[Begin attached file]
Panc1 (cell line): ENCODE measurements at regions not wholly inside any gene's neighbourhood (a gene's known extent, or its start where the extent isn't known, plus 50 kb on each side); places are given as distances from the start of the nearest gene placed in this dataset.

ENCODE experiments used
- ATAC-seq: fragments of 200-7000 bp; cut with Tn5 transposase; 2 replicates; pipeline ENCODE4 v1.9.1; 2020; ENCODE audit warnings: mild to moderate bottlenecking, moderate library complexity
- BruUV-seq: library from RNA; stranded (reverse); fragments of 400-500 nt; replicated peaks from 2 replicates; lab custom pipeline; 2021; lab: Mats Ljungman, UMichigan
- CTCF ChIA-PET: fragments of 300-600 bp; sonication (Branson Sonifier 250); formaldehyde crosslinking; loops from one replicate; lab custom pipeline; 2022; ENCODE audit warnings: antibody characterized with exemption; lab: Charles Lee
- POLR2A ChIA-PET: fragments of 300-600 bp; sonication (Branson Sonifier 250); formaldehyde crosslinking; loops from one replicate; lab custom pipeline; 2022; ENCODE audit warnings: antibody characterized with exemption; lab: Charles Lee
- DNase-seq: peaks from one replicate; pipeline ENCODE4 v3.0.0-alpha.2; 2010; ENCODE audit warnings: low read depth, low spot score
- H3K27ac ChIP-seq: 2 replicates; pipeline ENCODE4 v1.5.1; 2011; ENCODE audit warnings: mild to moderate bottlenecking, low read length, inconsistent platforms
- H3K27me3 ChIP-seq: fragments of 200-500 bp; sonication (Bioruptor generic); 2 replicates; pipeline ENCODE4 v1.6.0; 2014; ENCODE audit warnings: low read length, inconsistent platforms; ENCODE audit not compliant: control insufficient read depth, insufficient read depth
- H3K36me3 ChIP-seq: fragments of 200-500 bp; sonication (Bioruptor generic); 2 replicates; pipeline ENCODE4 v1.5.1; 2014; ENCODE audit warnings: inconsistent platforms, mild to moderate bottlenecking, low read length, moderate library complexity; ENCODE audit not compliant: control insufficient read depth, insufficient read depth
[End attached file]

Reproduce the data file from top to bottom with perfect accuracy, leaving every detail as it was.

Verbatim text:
Panc1 (cell line): ENCODE measurements at regions not wholly inside any gene's neighbourhood (a gene's known extent, or its start where the extent isn't known, plus 50 kb on each side); places are given as distances from the start of the nearest gene placed in this dataset.

ENCODE experiments used
- ATAC-seq: fragments of 200-7000 bp; cut with Tn5 transposase; 2 replicates; pipeline ENCODE4 v1.9.1; 2020; ENCODE audit warnings: mild to moderate bottlenecking, moderate library complexity
- BruUV-seq: library from RNA; stranded (reverse); fragments of 400-500 nt; replicated peaks from 2 replicates; lab custom pipeline; 2021; lab: Mats Ljungman, UMichigan
- CTCF ChIA-PET: fragments of 300-600 bp; sonication (Branson Sonifier 250); formaldehyde crosslinking; loops from one replicate; lab custom pipeline; 2022; ENCODE audit warnings: antibody characterized with exemption; lab: Charles Lee
- POLR2A ChIA-PET: fragments of 300-600 bp; sonication (Branson Sonifier 250); formaldehyde crosslinking; loops from one replicate; lab custom pipeline; 2022; ENCODE audit warnings: antibody characterized with exemption; lab: Charles Lee
- DNase-seq: peaks from one replicate; pipeline ENCODE4 v3.0.0-alpha.2; 2010; ENCODE audit warnings: low read depth, low spot score
- H3K27ac ChIP-seq: 2 replicates; pipeline ENCODE4 v1.5.1; 2011; ENCODE audit warnings: mild to moderate bottlenecking, low read length, inconsistent platforms
- H3K27me3 ChIP-seq: fragments of 200-500 bp; sonication (Bioruptor generic); 2 replicates; pipeline ENCODE4 v1.6.0; 2014; ENCODE audit warnings: low read length, inconsistent platforms; ENCODE audit not compliant: control insufficient read depth, insufficient read depth
- H3K36me3 ChIP-seq: fragments of 200-500 bp; sonication (Bioruptor generic); 2 replicates; pipeline ENCODE4 v1.5.1; 2014; ENCODE audit warnings: inconsistent platforms, mild to moderate bottlenecking, low read length, moderate library complexity; ENCODE audit not compliant: control insufficient read depth, insufficient read depth